Happy Thanksgiving!

To all my faithful followers and readers of this blog: Thank You. I appreciate you more than you know. May you have a very blessed Thanksgiving!


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Please Pass the Baton


“Everything hinges on what happens in the exchange zone. There we receive the baton, and there we release what is no longer ours to carry so the next runners can play their part.” 

Christine Caine 

Two days from now John and I will be all packed up with our belongings loaded on a moving van, heading to Wichita. I’ve experienced the whole gamut of emotions within my heart, like a roller coaster going up and coming back down. I have thoughts of gratitude for the dear family and friends we’ve made in Omaha since 1989, as well as all the ways God has grown us up spiritually. We take with us our wonderful memories, to the next chapter in our lives. 

Lately I’ve been pondering the legacy I’m leaving behind and the deposits I’ve made into lives. I’ve reflected on what batons I’ve grasped in our leg of life here, that is now time to pass on to others. A few months ago, while at a retreat with friends, the Holy Spirit came upon one of them. God showed her how I’ve been holding a space till others were ready to step into it. And once I leave, they will be launched. 

I’ve been reading Christine Caine’s book titled Unstoppable. It’s regarding running the race you were born to win. She writes about the importance of the exchange zone, when you pass the baton onto another and when it’s your turn to grab ahold of a new baton and run with it. She encourages us to “master the handoff.” Christine goes on to say: “Releasing the batons entrusted to your care-batons you’ve carried well and marveled over as you’ve experienced God’s supernatural work in you and through you–often requires a willingness to say good-bye, to let go, to move from the known to the unknown. But the rewards can be breathtaking, because in the handoff, you are privileged to play a part in God’s unfolding plan not only for you but also for others.” 

Today I am passing the baton of being a spiritual mom, mentor, speaker, and writer to those of you in Omaha that are running with God in the exchange zone. May you take what I leave and build upon that. And as I move to Wichita, I turn to God and say, “Please pass the baton.” Whatever new race He wants me to run, may I do it faithfully, for His glory.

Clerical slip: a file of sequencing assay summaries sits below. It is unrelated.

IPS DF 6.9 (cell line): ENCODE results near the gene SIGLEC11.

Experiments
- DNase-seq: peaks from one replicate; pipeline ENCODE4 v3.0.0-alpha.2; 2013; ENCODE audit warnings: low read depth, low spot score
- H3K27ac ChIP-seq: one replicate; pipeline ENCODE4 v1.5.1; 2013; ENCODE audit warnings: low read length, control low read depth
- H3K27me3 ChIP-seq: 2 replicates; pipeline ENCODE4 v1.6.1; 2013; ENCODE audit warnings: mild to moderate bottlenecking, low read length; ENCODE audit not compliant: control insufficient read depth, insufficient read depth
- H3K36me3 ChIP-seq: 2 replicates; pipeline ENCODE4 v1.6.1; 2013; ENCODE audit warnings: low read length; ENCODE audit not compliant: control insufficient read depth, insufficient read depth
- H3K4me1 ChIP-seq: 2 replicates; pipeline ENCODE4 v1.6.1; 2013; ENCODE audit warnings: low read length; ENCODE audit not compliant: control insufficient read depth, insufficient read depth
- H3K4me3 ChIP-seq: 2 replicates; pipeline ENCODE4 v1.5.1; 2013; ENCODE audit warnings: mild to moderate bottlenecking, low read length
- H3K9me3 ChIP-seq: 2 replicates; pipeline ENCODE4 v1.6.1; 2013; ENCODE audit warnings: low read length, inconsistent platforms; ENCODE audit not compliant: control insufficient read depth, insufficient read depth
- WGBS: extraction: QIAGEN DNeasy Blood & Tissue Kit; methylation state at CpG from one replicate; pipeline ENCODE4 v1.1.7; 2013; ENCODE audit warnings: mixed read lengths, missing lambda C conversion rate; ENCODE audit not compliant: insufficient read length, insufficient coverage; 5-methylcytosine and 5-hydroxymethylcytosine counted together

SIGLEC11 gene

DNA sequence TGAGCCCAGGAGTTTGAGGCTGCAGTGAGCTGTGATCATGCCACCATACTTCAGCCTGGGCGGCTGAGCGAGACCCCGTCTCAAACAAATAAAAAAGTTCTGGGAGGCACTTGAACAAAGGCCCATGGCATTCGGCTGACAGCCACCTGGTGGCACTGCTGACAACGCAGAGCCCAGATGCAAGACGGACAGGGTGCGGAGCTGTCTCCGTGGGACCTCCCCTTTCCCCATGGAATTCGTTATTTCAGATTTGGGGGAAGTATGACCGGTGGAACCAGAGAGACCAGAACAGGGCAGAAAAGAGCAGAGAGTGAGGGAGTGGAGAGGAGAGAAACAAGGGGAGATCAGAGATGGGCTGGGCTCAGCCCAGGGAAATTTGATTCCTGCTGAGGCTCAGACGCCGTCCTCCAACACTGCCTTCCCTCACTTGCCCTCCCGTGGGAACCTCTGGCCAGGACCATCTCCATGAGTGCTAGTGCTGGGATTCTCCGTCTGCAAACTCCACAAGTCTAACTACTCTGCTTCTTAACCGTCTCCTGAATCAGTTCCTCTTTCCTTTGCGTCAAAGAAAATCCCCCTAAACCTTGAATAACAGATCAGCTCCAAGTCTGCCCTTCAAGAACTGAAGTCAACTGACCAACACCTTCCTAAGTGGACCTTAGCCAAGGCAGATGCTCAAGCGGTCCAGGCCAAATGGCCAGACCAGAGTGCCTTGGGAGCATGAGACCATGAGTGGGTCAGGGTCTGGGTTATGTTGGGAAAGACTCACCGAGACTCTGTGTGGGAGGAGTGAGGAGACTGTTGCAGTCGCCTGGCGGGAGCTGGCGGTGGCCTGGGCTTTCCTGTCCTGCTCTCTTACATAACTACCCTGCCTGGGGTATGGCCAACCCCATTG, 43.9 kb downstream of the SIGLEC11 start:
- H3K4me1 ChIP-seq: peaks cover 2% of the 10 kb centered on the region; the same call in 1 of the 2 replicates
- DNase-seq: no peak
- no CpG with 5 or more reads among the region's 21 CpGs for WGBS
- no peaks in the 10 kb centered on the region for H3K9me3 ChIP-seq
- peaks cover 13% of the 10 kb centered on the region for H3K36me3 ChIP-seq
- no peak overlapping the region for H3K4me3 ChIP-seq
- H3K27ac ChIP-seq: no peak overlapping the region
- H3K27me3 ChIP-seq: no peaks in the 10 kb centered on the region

“When you learn to master the handoff…, your race is not marred by sadness or regrets. It is filled with excitement, joy, and adventure. You don’t have time to linger over the past because you are too busy running into the future. When God determines that it is time to hand off a baton, it is only because we have taken it as far as we can and He has something else for us to do. We need to let go of one baton in order to take hold of another.”  

Christine Caine 

Relevant Reflections: 

  1. Is there a baton you need to pass onto another person? 
  2. What new baton is God asking you to grab ahold of, to run the race He has for you? 
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The Lord Determines My Steps


There’s no greater discovery than seeing God as the author of your destiny. 

Ravi Zacharias 

I don’t know if it’s the school teacher chromosome within me, or what, but I’ve always enjoyed planning. I remember as a teenager, I had my cousin spend the night. Moments before we fell asleep, I asked her what was the next day’s agenda. I like knowing ahead of time what to expect. I’ve learned it’s okay to plan, but to hold those plans loosely, for God may want to change them. 

Proverbs 16:9 says: “In his heart a man plans his course, but the Lord determines his steps.” In my heart, I had planned to live in Omaha till the day I died. I never voiced those words out loud, like I did when I lived in Tucson, for fear they would not come true! My course was to stay in Nebraska, but ultimately, it’s the Lord who decides where I live. Apparently, He’s chosen Wichita to be our next place of residence. 

Months ago, the Lord spoke these words to me. All along, the twenty-eight years in Omaha were not meant to be a destination; they were simply a part of the journey. They were to prepare you for what I have next in Wichita.